He’s quiet, tongue latched to the roof of his mouth. Watching the ghost of where she stood mere seconds ago, the nape of his neck tingling. If he squints the echo is a shadow and he remembers the young master’s silhouette all over again. “It’s fine.”

“So,” Ichi pipes, “what’s the plan for today? If I remember correctly we’re just catching up with folks, going around town?”

Akane nods. She leads them through the orphanage halls, pictures and Palekana’s symbols lining the path. Through open windows the morning sun breathes between palm fronds where white blossoms scatter into the courtyard. Jo squints—children pace and prance through a well-kept lawn. Dirt patches line the garden; some of the younger kids cup their hands around sprouts newly planted while others are ferrying watering cans from the nearest hose. “Try heading down to Kau Wela Market first, across from the shopping center. Dana told me… Last time you were in town you were a great help. Why don’t you start there?”

“Sure. And, uh, is Lani available?”

She shakes her head. “Not today. She’s part of a neighborhood meeting to discuss local matters; it’s at noon. Maybe next time.”

Tomi grumbles. “Let’s hope the Barracudas don’t show.”

“Not to take the wind from your sails, but it’s very likely they will.” Now she and Kalon turn a left corner into a room filled end to end with an oaken conference table. Jo has to take a moment to admire the marbling, the striations aged and finished on a quality product. She strides toward the furthest end and pulls up a chair. Kalon walks to a collection of paper cups toward the back. “Coffee or tea, anyone?”

Ichi and company follow suit. He finds his seat, crosses his arms on the table. “I’m all right. Is that the only thing on the agenda today?”

“Well, I’m sure some would appreciate your extended stay. Hang out around the stalls and provide additional… security.” Kalon meanwhile is pouring himself a small tea sampling. Steam wafts up and past the outer walls. “While you scout there I’ll have other volunteers patrolling elsewhere. That way we’ll get a better picture of what’s happening across the city at the same time.”

Sawashiro eases gently onto his seat and perches his cane horizontal across his lap. “So whatever they need, we’ll do?”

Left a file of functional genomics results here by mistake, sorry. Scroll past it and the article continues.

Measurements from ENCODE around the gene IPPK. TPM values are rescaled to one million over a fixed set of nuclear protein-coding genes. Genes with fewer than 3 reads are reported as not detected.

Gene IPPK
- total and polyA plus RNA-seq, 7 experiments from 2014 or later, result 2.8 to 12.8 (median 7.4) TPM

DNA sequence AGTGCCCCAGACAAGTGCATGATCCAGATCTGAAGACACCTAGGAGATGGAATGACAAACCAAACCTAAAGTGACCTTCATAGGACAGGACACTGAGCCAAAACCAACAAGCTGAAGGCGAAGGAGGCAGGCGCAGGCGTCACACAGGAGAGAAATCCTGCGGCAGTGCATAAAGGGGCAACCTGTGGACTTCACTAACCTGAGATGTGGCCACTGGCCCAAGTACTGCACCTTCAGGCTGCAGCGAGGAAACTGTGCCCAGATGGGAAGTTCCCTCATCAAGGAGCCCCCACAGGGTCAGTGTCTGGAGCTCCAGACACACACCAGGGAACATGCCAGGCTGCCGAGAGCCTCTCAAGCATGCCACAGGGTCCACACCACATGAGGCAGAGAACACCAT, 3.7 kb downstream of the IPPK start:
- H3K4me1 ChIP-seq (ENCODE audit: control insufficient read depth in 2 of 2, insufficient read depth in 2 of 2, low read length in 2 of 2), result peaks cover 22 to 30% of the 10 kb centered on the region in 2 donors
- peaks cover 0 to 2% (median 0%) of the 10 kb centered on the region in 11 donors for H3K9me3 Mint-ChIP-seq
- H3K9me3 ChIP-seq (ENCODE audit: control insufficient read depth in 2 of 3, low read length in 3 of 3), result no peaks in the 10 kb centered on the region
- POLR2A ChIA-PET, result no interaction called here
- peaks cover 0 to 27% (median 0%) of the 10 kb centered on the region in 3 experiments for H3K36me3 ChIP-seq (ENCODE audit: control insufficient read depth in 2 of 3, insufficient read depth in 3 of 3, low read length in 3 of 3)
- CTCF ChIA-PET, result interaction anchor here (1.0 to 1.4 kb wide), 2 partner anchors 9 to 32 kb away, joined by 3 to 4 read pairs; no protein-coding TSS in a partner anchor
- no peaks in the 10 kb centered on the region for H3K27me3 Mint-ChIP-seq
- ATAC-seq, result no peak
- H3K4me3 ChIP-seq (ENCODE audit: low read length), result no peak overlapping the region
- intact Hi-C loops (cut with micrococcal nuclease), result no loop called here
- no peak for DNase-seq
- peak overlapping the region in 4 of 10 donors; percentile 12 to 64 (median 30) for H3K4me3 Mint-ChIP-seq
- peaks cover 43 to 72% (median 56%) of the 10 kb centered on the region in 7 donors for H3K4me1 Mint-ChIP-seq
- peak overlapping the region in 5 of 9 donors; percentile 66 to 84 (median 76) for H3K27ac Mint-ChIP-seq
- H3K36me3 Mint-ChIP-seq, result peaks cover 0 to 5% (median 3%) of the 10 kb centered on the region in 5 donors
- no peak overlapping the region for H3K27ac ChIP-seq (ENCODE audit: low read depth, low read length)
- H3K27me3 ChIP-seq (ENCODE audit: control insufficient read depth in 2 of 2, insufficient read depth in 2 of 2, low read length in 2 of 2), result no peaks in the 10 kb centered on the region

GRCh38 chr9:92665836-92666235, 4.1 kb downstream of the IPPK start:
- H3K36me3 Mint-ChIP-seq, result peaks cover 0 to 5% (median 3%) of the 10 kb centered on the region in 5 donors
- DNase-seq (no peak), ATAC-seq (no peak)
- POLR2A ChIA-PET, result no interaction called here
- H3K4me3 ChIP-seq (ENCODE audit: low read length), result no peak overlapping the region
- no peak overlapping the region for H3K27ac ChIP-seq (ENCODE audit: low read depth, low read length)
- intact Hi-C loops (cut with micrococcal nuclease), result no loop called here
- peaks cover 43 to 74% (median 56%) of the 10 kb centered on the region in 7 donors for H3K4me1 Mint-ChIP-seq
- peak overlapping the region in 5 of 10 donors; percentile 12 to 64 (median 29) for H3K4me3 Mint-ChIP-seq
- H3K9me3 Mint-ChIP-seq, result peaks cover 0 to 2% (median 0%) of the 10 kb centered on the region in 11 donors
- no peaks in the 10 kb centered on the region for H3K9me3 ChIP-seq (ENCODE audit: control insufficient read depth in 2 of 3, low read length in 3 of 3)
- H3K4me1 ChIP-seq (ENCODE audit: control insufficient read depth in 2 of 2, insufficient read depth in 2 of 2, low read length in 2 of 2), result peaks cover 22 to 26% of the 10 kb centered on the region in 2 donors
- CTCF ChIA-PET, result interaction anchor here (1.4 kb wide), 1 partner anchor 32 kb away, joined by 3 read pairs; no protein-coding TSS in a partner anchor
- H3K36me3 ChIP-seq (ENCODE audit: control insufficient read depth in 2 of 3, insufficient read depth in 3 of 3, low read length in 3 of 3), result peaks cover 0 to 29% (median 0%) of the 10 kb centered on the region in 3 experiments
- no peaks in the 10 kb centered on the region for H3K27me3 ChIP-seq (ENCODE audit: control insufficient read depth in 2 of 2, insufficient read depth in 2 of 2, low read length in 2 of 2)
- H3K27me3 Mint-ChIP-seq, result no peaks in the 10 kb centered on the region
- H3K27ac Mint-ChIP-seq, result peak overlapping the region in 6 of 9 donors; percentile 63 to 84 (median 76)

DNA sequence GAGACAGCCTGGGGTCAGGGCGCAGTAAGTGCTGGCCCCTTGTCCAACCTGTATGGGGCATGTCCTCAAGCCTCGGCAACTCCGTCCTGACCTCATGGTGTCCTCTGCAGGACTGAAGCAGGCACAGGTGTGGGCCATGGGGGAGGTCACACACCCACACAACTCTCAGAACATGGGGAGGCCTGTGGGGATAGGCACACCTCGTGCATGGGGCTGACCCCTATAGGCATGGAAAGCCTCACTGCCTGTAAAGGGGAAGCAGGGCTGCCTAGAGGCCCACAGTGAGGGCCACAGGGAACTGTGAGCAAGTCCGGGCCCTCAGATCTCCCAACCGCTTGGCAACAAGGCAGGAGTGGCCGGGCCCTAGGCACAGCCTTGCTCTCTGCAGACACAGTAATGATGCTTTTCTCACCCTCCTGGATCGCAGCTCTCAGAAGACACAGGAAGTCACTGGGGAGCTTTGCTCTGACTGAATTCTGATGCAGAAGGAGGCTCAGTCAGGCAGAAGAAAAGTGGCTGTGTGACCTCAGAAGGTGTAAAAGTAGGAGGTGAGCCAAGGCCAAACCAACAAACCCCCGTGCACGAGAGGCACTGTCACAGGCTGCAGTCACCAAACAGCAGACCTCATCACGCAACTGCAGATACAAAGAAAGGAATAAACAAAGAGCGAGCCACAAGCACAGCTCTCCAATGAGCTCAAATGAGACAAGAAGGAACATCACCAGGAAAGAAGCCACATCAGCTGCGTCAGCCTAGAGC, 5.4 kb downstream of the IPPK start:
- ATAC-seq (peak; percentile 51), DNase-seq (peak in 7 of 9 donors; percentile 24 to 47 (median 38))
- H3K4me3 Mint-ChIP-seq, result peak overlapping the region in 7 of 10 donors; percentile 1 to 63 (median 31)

“Just about. They already know to expect us.” She crosses gazes with him. “I hope that’s all right with you.”

A novelty, he had to admit: being asked for his preferences. Tomizawa had tried the other night, now Akane wanted to know. All courtesy though in his mind he had always assumed an ulterior motive behind such gestures, or that he was meant to answer with whatever seemed most convenient to the opposite party. He can only nod.

“Then I need to update Dana. Let her and Lani know what the itinerary is.” Kalon sips the remainder of his drink, Adam’s apple bobbing, and crumples the cup. He throws the trash long; it sails across the room and collides with the bottom of the bin. “Nice.”

Akane laughs. Her eyes narrow with her dimples, cheeks full. “Out of curiosity, does anyone want breakfast?”

X x X x X x X

By the time they arrive at the stalls in Anaconda Harbor Park the sun has shifted directly overhead. Joggers passing by his left Sawashiro takes in the assortment of wares displayed: blue awnings line the pathway and keep fruit away from the worst of the afternoon’s heat. Lemons and passionfruit sit stacked in organized wicker baskets, sliced and dried mangoes hang from racks in unmarked resealable bags. So far he sees few customers—whether that’s because of the lack of tourists at lunchtime or the previously mentioned Barracuda attacks he’s yet to parse.

Aloha!” Ichi is the first to approach a stall, this one decorated with clear plastic cases filled with cookies and various other baked goods. He coughs, tries his hand at Japanese. “How has business been?”

The owner turns with bangles shining. “Oh, good,” and she bows in her white dress ruffled. “A couple of families with kids swung by, bought plenty.” Fluent, then. She turns to Tomi and winks moving to English in seamless fashion. Her accent softens. “Great to see you again, sweetie. Care for a muffin?”